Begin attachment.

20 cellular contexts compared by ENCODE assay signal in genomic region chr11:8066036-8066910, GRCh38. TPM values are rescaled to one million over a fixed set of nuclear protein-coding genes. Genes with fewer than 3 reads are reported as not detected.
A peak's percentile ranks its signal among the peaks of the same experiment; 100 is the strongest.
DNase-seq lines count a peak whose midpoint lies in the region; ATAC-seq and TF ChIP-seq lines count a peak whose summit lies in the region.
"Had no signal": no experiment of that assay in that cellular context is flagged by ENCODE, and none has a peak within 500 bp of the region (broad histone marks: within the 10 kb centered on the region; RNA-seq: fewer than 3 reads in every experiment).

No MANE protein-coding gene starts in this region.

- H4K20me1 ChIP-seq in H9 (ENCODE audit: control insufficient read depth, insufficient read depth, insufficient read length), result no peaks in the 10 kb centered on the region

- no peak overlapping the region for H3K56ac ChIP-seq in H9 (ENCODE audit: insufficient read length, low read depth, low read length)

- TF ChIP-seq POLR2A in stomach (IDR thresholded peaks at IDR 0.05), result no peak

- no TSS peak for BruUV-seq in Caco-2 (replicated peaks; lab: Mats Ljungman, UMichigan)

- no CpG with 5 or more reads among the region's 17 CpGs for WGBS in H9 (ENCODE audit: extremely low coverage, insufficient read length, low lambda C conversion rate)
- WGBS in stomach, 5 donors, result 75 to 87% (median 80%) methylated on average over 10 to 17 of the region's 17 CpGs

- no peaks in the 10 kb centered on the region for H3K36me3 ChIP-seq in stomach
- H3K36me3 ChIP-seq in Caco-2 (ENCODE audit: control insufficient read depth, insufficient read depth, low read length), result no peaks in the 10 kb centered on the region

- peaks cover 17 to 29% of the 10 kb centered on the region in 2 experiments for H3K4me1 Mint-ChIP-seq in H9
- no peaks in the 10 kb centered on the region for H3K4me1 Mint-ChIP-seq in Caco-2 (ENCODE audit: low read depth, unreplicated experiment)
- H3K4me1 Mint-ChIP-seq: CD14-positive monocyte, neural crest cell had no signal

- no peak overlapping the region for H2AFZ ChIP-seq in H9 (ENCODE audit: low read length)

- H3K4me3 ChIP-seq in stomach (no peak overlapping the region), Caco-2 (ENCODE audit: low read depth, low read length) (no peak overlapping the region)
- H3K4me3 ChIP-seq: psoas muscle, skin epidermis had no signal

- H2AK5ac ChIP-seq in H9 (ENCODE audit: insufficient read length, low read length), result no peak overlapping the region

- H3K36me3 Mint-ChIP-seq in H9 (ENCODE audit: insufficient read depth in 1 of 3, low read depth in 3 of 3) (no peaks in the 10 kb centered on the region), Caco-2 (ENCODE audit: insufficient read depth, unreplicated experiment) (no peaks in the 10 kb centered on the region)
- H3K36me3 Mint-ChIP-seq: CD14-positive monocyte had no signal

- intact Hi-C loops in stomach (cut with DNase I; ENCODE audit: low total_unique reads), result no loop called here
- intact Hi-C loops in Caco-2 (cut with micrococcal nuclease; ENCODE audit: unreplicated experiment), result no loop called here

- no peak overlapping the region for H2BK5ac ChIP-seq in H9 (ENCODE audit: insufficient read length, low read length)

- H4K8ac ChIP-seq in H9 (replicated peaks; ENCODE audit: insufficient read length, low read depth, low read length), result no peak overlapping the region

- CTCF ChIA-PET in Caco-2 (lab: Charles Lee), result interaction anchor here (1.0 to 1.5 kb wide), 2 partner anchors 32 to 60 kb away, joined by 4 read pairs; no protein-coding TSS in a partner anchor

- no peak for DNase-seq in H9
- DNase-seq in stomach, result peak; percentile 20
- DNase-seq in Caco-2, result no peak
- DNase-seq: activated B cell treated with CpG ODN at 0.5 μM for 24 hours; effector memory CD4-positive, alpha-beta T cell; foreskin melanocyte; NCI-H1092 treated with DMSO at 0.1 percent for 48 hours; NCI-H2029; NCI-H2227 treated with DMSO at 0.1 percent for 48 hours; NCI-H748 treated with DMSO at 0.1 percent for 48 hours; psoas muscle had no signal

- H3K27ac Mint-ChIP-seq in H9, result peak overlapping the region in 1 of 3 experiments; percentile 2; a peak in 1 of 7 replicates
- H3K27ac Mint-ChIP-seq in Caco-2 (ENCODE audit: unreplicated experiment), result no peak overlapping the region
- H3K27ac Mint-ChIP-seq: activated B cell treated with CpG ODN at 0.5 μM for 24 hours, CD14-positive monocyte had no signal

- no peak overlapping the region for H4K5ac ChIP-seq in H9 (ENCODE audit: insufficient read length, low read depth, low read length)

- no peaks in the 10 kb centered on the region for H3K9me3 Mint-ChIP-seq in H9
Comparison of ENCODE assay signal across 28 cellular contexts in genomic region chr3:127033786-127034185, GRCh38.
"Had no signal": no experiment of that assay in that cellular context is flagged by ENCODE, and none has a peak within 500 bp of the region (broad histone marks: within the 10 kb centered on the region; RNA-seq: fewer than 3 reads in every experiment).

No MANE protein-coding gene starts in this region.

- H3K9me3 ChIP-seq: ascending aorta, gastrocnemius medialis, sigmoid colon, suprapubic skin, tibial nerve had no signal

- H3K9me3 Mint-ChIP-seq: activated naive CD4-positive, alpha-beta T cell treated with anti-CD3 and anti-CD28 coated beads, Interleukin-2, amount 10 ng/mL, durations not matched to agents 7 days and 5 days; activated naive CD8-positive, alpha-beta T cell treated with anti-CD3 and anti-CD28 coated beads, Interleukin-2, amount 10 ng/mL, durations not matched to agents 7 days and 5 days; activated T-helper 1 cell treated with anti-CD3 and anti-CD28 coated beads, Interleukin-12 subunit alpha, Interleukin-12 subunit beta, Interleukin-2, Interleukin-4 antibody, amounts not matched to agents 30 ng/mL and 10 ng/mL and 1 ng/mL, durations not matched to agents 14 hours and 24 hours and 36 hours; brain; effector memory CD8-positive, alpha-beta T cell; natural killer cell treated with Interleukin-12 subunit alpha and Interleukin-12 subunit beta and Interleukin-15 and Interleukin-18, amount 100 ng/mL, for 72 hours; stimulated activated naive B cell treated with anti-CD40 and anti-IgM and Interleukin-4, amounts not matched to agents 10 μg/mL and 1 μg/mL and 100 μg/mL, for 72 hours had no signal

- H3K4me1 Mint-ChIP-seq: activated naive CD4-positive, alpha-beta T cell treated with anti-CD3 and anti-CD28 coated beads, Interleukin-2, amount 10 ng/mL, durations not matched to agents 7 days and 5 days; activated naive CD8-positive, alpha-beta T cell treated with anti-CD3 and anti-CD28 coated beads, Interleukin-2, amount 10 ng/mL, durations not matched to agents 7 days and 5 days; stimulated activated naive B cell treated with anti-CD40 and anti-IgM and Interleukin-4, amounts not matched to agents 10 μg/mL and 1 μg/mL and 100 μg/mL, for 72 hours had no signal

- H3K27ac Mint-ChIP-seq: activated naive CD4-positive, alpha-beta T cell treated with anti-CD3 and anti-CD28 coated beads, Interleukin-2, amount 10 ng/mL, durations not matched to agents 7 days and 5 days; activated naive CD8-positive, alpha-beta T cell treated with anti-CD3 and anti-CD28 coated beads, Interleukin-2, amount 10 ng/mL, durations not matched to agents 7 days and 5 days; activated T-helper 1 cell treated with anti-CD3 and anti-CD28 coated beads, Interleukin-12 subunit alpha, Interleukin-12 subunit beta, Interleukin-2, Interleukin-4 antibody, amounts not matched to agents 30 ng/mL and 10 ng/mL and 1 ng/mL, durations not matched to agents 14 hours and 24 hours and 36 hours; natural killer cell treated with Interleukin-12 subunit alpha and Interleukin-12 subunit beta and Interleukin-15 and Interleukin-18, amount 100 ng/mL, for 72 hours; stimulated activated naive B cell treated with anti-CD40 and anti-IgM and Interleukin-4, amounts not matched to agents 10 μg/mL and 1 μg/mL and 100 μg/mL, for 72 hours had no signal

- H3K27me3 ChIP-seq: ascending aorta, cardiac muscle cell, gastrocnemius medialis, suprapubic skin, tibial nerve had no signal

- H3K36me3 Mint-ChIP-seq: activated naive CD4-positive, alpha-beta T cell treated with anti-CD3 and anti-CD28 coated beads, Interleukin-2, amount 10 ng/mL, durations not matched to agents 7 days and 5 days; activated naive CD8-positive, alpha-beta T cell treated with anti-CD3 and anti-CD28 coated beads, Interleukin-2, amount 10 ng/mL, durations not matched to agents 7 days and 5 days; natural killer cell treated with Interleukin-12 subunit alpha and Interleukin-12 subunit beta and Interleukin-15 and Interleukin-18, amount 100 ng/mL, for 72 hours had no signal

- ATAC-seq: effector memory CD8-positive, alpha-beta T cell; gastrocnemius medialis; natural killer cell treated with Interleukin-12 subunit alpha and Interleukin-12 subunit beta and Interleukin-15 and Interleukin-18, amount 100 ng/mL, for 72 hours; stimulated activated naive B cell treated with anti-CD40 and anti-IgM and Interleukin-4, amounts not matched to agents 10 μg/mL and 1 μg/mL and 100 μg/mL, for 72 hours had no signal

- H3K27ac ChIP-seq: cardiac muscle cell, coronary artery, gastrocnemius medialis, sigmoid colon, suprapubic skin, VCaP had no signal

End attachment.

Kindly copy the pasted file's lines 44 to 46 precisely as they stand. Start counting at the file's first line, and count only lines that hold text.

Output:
- H3K27me3 ChIP-seq: ascending aorta, cardiac muscle cell, gastrocnemius medialis, suprapubic skin, tibial nerve had no signal

- H3K36me3 Mint-ChIP-seq: activated naive CD4-positive, alpha-beta T cell treated with anti-CD3 and anti-CD28 coated beads, Interleukin-2, amount 10 ng/mL, durations not matched to agents 7 days and 5 days; activated naive CD8-positive, alpha-beta T cell treated with anti-CD3 and anti-CD28 coated beads, Interleukin-2, amount 10 ng/mL, durations not matched to agents 7 days and 5 days; natural killer cell treated with Interleukin-12 subunit alpha and Interleukin-12 subunit beta and Interleukin-15 and Interleukin-18, amount 100 ng/mL, for 72 hours had no signal

- ATAC-seq: effector memory CD8-positive, alpha-beta T cell; gastrocnemius medialis; natural killer cell treated with Interleukin-12 subunit alpha and Interleukin-12 subunit beta and Interleukin-15 and Interleukin-18, amount 100 ng/mL, for 72 hours; stimulated activated naive B cell treated with anti-CD40 and anti-IgM and Interleukin-4, amounts not matched to agents 10 μg/mL and 1 μg/mL and 100 μg/mL, for 72 hours had no signal